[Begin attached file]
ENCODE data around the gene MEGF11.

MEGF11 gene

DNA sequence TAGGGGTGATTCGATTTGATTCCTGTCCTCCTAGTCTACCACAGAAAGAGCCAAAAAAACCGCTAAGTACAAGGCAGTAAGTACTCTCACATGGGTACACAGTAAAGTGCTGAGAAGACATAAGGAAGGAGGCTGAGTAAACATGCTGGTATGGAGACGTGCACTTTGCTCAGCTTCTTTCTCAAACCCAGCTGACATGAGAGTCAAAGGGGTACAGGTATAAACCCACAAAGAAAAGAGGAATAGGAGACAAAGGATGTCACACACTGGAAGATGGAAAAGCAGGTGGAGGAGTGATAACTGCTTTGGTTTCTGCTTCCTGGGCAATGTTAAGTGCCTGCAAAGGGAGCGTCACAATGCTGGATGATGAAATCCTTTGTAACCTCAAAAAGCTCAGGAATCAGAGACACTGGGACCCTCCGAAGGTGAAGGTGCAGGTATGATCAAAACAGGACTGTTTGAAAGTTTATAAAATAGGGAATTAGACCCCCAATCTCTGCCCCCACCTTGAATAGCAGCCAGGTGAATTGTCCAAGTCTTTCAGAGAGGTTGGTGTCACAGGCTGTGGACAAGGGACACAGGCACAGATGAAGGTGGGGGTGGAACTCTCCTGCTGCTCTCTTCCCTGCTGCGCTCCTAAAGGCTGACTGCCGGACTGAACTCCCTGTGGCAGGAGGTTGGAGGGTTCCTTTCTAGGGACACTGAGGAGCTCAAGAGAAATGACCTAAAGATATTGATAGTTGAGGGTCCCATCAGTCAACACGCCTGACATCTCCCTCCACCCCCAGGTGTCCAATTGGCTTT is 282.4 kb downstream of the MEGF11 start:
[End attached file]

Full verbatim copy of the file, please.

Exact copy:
ENCODE data around the gene MEGF11.

MEGF11 gene

DNA sequence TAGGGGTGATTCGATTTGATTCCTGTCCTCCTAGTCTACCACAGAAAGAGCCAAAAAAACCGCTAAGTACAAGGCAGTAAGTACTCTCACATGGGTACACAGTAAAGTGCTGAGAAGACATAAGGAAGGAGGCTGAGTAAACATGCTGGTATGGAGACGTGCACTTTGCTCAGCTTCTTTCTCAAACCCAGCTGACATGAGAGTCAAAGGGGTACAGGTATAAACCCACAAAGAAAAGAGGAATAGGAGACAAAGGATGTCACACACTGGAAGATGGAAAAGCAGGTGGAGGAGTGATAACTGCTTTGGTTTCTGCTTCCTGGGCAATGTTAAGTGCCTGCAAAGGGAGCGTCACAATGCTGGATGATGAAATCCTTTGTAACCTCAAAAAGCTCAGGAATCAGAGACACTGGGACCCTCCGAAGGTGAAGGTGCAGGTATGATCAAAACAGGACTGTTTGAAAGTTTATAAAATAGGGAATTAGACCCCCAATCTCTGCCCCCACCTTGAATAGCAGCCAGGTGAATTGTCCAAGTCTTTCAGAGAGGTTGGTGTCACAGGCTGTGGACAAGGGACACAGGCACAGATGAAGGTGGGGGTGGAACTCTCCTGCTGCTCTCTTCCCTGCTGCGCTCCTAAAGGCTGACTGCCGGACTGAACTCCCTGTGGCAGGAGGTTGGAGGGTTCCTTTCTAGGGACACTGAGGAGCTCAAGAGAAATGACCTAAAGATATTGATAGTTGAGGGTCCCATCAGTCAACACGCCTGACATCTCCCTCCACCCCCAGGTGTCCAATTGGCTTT is 282.4 kb downstream of the MEGF11 start: